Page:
Table 1: Patient treatments and subsequent results.



For a young patient who had previously only been prescribed medication as a treatment with minimal increase in t-score, the double T-score increase after only nine months of weight bearing exercise was astonishing. This leads to questioning why weight bearing exercise had not been a prescribed treatment? Why is the first line a pharmaceutical agent even when the patient is young? Why are insurance companies not paying for a gym membership or weight machines or other devices to allow for weight bearing exercise to be part of a treatment? Not all patients can afford to go to the gym and not all patients diagnosed with osteopenia or osteoporosis are of Medicare age that would allow for a covered gym program, the silver sneakers program ( https://www.medicareproviders. net/plans/fitness?Creative). Medicare supplemental plans are realizing the benefits of seniors having to access to a gym. Will other health insurance companies see a need for non medicated consumers to have access to a gym at a reasonable cost? Instead of making medication a first line treatment for all patients, the protocol should include ordering weight bearing exercise for those who are capable of performing it. The side effects are all positive- weight loss, building of muscle mass, healthy self-image, and of course an increase in bone density. The results could be beneficial to so many other disease processes too. For medical professionals that believe in alternative solutions, could this be considered? Could insurance companies be lobbied to add this type of treatment? The positives of this type of treatment far outweigh the difficulty in finding a way to get it covered.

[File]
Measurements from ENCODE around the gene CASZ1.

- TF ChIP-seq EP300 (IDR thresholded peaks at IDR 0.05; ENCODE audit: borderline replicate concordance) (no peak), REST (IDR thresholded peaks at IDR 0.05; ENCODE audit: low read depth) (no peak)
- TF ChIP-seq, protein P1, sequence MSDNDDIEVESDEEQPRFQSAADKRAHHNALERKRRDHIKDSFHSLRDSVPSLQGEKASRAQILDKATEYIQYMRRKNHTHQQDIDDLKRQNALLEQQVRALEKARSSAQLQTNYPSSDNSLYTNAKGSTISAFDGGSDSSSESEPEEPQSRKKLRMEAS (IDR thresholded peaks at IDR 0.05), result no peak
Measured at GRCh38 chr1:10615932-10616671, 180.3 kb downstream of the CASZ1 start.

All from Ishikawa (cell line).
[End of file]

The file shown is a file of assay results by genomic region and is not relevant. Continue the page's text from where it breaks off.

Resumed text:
Conflict of Interest

No conflict of interest.